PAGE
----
I have written recently about the importance of using travel data to execute better business decisions. Companies are approaching the use of data as a core element in their day-to-day decision making, especially when it comes to managing their costs, policy compliance and future travel and expense strategy. We all need data to define our travel trends, to measure trip effectiveness, to understand our behaviors and activities and to understand our financial patterns and limitations. So what happens when there is a missing component in your business intelligence? Enter the shared economy and the growing usage of services like Airbnb and Uber by business travelers.
Whether you like them or not these shared economy giants are quickly becoming a formidable option as more business travelers are bypassing their travel management companies and booking directly with this exploding channel. According to Airbnb, 10% of their sales are to guests on business trips. Without including this data, along with other shared services like UBER, the analysis is skewed by the lack of relevant information.
There is something you can do to incorporate this missing business intelligence back into your program. First educate your company on what Airbnb is doing and how it is possibly impacting your business. Far from the rudimentary system used by Airbnb a year ago, in July 2015, they launched a new tool that centers on a dashboard for corporate travel planners. With more than 250 business clients including Google and Salesforce, the dashboard provides centralized billing, financial reporting data, and information on employee itineraries booked through the service. Companies like Cornerstone recognize the need to incorporate this data for their TMC clients and are working toward that integration in the near future.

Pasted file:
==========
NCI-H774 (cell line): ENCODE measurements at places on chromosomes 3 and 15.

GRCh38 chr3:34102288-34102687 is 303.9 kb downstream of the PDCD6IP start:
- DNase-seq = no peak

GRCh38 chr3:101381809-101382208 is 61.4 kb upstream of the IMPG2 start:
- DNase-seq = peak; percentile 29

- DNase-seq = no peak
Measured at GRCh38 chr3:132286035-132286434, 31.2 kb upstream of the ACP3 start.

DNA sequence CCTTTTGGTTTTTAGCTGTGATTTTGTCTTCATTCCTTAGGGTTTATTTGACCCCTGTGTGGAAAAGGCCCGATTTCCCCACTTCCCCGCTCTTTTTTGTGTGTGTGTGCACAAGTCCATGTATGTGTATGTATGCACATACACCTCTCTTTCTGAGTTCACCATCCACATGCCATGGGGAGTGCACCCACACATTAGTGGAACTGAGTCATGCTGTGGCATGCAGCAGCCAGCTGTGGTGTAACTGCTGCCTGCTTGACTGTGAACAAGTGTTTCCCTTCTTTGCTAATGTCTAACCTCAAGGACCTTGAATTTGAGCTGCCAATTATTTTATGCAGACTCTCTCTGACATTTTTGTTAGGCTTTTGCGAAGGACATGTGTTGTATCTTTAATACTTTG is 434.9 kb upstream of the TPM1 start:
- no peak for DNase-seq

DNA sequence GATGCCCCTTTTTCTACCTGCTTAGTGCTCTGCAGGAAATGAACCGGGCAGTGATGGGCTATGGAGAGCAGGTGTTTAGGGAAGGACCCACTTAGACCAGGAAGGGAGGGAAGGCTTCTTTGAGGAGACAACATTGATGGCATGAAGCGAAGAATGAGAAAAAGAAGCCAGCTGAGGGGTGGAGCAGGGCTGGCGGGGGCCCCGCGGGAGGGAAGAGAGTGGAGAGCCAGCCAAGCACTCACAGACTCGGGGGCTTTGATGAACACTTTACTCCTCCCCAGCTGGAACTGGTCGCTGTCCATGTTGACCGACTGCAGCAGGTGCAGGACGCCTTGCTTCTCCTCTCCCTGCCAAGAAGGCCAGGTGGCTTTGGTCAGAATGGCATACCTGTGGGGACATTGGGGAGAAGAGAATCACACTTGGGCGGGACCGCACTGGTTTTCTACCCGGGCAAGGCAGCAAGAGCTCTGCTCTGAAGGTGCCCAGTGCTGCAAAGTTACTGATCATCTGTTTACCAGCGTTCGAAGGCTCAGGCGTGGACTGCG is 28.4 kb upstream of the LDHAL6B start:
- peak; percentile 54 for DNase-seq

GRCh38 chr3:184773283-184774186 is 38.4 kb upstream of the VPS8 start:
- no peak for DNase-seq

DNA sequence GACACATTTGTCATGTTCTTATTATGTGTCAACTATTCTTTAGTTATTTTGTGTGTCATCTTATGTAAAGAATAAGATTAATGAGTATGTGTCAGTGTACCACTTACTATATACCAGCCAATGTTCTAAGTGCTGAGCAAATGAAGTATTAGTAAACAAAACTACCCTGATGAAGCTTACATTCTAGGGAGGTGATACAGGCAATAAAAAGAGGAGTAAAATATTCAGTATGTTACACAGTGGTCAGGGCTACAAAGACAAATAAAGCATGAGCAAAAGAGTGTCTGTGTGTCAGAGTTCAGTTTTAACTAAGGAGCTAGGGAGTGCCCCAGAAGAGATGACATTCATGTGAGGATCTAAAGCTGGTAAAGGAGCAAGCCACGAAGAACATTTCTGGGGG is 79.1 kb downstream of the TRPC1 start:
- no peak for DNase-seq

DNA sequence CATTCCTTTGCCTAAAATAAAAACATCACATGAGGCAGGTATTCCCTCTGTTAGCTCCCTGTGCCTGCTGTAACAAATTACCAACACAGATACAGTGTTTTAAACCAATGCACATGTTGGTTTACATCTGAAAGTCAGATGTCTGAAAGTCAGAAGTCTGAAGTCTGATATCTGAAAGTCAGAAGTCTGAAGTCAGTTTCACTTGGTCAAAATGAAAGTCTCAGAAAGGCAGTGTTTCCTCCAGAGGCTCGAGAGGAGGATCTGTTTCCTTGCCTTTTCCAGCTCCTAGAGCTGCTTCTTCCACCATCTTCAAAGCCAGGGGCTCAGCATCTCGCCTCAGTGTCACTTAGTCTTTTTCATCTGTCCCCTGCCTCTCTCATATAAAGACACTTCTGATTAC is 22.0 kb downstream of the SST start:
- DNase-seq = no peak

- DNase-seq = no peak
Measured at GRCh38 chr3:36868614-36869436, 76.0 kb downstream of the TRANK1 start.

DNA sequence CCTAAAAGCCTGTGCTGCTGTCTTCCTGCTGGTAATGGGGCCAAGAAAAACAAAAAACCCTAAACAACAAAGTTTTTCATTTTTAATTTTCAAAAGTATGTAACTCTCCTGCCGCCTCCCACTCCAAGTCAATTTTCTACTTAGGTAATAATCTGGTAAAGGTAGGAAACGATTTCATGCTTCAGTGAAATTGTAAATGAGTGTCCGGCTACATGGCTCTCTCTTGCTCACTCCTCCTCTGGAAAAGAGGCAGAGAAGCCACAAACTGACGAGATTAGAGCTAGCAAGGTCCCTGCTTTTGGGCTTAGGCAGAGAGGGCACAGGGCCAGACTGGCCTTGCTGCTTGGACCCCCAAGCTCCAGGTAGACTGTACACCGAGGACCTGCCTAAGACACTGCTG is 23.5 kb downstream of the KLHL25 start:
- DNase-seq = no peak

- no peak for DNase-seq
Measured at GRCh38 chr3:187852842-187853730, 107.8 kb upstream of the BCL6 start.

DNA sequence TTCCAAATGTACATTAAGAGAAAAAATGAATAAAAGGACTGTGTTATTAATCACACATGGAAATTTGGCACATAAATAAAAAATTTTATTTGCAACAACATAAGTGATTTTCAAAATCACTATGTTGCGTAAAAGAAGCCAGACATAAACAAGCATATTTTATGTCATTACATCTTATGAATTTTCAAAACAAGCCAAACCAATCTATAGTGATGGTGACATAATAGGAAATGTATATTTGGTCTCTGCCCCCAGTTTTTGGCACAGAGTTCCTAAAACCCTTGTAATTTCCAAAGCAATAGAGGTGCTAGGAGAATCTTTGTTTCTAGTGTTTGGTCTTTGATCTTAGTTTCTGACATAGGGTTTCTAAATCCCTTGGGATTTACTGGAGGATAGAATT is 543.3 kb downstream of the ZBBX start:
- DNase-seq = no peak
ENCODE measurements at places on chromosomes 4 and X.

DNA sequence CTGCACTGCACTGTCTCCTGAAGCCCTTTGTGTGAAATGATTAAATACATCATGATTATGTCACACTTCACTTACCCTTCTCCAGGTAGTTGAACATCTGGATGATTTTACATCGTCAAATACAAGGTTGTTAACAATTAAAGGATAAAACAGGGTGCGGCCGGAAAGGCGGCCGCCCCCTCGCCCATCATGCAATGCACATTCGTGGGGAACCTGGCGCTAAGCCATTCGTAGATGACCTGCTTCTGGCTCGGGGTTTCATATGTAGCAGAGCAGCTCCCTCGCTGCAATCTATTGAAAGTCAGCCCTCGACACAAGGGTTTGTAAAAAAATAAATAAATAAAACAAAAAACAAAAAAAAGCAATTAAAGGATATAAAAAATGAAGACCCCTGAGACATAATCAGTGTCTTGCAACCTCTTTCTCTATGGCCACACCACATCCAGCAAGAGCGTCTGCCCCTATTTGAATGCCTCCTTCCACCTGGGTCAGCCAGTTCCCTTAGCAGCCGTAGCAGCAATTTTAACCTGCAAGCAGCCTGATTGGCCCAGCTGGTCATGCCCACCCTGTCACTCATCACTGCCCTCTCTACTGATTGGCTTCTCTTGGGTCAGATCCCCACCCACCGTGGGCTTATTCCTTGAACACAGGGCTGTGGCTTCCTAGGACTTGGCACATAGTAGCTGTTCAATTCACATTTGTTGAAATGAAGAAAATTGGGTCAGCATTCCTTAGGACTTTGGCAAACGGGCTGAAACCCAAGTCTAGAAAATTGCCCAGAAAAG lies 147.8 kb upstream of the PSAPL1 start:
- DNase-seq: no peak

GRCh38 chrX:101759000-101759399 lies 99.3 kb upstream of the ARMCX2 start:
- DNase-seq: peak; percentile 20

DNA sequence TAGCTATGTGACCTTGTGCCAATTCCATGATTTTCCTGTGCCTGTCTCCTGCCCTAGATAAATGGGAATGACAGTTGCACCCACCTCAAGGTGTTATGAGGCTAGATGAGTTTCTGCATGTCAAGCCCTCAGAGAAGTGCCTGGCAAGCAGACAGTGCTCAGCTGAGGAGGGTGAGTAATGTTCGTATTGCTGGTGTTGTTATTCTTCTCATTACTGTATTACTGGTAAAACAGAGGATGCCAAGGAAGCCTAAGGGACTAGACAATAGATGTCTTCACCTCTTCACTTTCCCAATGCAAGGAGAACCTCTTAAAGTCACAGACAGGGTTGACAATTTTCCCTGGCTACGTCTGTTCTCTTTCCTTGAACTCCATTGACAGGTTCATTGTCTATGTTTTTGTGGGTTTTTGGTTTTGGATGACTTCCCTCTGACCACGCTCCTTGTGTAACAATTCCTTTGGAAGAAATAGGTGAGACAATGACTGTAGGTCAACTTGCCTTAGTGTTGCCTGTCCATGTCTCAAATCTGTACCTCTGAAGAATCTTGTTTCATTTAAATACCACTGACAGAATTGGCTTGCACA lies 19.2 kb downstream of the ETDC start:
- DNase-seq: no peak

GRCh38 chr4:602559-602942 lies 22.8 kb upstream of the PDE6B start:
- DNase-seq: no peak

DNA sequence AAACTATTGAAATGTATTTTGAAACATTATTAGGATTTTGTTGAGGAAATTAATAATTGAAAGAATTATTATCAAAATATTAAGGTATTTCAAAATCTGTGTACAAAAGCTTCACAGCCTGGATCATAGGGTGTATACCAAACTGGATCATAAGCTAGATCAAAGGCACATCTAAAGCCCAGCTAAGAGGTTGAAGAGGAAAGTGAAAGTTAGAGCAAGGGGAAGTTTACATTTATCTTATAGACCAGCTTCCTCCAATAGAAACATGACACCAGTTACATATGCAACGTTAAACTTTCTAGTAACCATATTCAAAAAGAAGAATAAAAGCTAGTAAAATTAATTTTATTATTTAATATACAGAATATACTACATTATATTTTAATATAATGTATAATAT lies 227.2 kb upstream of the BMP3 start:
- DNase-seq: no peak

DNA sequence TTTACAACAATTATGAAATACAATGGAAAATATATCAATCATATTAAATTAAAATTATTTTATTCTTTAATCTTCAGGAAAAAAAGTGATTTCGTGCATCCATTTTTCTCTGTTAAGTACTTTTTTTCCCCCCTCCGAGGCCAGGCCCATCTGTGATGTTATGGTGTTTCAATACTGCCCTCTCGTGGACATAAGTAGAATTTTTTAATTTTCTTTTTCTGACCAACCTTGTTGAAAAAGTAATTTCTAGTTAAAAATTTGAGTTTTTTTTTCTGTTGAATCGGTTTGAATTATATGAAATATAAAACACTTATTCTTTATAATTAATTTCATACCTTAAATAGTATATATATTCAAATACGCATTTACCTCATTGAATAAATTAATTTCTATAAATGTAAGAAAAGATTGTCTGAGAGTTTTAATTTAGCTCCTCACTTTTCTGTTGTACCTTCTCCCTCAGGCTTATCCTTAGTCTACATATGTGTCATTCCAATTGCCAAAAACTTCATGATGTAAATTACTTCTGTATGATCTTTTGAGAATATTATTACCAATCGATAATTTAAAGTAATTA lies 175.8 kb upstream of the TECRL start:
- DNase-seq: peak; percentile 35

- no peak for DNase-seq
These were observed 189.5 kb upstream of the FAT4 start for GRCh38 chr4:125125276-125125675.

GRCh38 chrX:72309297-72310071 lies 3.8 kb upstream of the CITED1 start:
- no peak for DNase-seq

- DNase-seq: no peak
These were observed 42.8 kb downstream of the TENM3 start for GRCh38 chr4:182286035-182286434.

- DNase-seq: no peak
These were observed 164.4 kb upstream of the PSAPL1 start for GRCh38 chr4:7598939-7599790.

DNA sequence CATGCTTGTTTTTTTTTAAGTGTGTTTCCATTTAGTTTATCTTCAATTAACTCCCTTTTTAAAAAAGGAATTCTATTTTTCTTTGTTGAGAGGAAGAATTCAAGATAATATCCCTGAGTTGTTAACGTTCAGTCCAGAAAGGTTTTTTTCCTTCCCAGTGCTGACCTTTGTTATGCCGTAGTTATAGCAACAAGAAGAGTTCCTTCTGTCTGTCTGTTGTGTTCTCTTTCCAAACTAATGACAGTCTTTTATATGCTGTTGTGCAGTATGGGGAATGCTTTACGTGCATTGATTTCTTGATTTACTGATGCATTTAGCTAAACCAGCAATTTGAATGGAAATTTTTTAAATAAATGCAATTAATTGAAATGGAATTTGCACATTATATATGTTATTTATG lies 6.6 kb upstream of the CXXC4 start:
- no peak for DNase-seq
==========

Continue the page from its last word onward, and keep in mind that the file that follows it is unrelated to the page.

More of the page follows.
Before panic starts to set in – let’s take a look at the type of traveler and accommodation is being sought after through Airbnb. It’s hard to imagine that a major CEO of a company would want to stay on someone’s couch or in their spare bedroom. The majority of alternative accommodations business guests fall into two core categories, extended stay and corporate meetings and retreats.
For workers on long-term projects, or in the middle of relocating, especially in a big city, Airbnb provides a home-like atmosphere that even the best of hotels can’t duplicate. To inspire team building, imagine having your next corporate meeting in a big house or villa with all participants staying together under one roof. When examining the type of clientele that Airbnb Business is attracting, it begins to make more sense and gives both the TMC and company a place to start tracking the itinerary data.
The next step is to encourage TMC’s to help their clients design a program policy regarding Airbnb. If they do allow it, there is an assigned place on their website to enter the corporate ID. This step will bring the data back into the hands of the TMC and will provide the necessary intelligence to make future decisions on policy and budget.
It’s not the perfect solution, but TMC’s and corporations need to recognize that, as the 4th largest supplier of accommodations, Airbnb is not going anywhere anytime soon. Start with understanding their program, identify what type of traveler this would benefit and create a policy to collect the data. From there you have a laid a good foundation on how to manage the growth and adaptation of the shared economy.